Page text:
We continued to buy our replacements only from EAE accredited flocks but were slightly reluctant to join ourselves since it involved yet another cost. Another drawback was that we would have to buy female sheep only from EAE flocks (as we were later to discover this can be quite restrictive.)Willie and Heather Stewart, neighbours and friends, who been advising and providing hands-on lambing assistance were members of HISHA and Heather is the local secretary. I suppose it was inevitable that we would join and did so in 2004.One of the vets from Conanvet, Ardlair, Conon Bridge attended, took blood samples from a proportion of ewes and then submitted them to the laboratory at the Veterinary Division of the SAC. In 2004 we were able to sell our lambs under a “supervised” label which applies for the first year of membership. In 2005, further negative samples were taken meaning that we were able to sell fully accredited sheep for the first time.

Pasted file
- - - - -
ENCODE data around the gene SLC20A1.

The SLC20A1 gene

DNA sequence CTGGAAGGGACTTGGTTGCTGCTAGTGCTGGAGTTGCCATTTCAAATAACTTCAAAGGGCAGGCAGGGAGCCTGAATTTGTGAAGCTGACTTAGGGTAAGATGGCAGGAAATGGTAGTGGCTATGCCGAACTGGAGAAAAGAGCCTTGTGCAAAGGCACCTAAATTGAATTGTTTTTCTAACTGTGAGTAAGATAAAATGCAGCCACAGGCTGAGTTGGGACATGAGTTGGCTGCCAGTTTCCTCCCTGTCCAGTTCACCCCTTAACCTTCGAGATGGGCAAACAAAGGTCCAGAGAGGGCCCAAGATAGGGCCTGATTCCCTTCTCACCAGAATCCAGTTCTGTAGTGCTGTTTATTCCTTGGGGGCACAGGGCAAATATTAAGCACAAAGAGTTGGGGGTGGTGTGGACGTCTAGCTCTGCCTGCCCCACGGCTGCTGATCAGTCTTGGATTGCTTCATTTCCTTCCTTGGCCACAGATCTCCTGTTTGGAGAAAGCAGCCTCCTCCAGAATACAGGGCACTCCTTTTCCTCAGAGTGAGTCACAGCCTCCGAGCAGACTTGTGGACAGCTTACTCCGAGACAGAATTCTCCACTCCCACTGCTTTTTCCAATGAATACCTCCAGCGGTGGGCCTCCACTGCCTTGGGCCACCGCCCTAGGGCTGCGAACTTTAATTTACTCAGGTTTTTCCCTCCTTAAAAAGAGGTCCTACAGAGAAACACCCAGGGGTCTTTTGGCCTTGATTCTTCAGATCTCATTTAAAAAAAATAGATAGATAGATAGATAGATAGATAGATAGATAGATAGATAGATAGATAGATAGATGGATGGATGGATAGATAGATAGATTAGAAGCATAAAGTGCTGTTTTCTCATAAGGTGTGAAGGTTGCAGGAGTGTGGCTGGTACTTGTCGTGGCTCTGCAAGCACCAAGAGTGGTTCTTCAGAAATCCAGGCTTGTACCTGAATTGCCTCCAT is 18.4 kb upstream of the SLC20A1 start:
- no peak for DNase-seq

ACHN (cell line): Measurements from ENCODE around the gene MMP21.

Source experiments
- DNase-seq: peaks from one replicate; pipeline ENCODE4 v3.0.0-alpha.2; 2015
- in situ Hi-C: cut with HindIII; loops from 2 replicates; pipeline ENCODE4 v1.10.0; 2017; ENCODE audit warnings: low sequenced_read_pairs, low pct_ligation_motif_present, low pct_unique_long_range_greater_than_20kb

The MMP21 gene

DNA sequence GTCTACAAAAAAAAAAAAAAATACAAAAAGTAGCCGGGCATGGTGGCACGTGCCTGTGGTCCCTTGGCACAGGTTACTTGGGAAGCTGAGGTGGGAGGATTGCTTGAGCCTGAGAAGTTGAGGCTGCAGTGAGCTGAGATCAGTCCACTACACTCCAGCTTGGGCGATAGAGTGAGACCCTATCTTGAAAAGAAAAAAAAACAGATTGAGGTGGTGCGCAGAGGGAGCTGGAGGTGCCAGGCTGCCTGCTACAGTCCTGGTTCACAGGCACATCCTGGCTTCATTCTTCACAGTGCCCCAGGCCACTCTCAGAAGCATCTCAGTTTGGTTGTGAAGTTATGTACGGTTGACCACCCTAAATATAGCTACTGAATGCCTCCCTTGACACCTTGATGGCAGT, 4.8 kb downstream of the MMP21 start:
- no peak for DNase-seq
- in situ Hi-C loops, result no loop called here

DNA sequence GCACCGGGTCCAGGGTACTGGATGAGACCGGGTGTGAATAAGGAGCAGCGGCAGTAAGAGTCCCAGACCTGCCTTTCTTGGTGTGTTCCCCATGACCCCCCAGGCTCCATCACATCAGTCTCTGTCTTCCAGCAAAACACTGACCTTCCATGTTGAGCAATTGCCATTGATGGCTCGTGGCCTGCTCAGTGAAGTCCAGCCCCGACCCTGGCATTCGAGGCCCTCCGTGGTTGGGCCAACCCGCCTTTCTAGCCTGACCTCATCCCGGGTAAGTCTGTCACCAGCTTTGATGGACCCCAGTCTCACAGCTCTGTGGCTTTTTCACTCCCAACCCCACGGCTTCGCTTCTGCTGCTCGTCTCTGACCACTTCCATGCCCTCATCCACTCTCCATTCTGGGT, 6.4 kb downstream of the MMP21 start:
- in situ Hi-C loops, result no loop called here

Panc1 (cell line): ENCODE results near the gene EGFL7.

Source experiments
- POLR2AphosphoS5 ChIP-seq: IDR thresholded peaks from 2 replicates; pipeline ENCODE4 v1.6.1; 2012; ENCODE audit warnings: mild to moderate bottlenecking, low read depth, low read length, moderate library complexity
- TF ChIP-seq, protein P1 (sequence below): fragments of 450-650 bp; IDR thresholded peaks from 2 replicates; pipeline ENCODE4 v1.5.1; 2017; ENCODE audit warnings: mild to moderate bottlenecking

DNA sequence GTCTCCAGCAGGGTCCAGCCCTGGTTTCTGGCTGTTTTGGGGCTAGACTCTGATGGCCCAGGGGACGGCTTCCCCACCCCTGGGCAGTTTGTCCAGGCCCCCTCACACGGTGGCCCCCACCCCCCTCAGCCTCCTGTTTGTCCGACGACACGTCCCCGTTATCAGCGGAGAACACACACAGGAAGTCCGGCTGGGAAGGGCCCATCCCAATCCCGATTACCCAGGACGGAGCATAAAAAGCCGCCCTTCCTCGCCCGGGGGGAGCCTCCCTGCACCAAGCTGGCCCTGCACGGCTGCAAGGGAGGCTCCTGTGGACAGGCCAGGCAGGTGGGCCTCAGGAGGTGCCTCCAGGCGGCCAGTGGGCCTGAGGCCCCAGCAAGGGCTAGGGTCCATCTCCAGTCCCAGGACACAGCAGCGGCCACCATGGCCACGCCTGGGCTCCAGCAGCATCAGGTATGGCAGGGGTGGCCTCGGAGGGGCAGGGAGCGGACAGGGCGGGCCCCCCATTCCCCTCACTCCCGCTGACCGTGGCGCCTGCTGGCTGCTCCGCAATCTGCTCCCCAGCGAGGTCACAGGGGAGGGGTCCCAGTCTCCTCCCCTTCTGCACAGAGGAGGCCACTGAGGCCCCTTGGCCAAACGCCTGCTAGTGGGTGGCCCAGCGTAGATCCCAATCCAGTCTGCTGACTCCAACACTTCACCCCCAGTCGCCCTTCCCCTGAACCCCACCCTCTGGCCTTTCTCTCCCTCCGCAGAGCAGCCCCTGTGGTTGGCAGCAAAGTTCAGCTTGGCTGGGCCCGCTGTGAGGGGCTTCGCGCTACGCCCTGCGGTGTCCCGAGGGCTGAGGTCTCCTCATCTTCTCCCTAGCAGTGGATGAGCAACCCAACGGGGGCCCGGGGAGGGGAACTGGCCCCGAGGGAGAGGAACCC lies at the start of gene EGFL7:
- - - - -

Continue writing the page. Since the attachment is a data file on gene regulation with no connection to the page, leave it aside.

Land Management Contract
In 2005, as part of the government’s single farm payment scheme operated and run for us by the Scottish Executive, we agreed to enter into a land management contract (you may have read of the scheme which offers farmers a payment if they revert to the method of cutting and storing hay by “binder” which was practised once upon a time before being superseded by efficient methods using machinery.)The section that we thought meaningful related to animal health and welfare. We were visited by Graeme Swanson, a partner at Conanvet, who drew up a plan for us to follow in relation to:
- treatment guidance and advice, preventative medicine, vaccine programme
- performance indicators to benchmark ourselves against other farms
- a biosecurity plan, and
- sampling to identify possible disease problems
HI Health (Highland & Islands Cattle Health Scheme)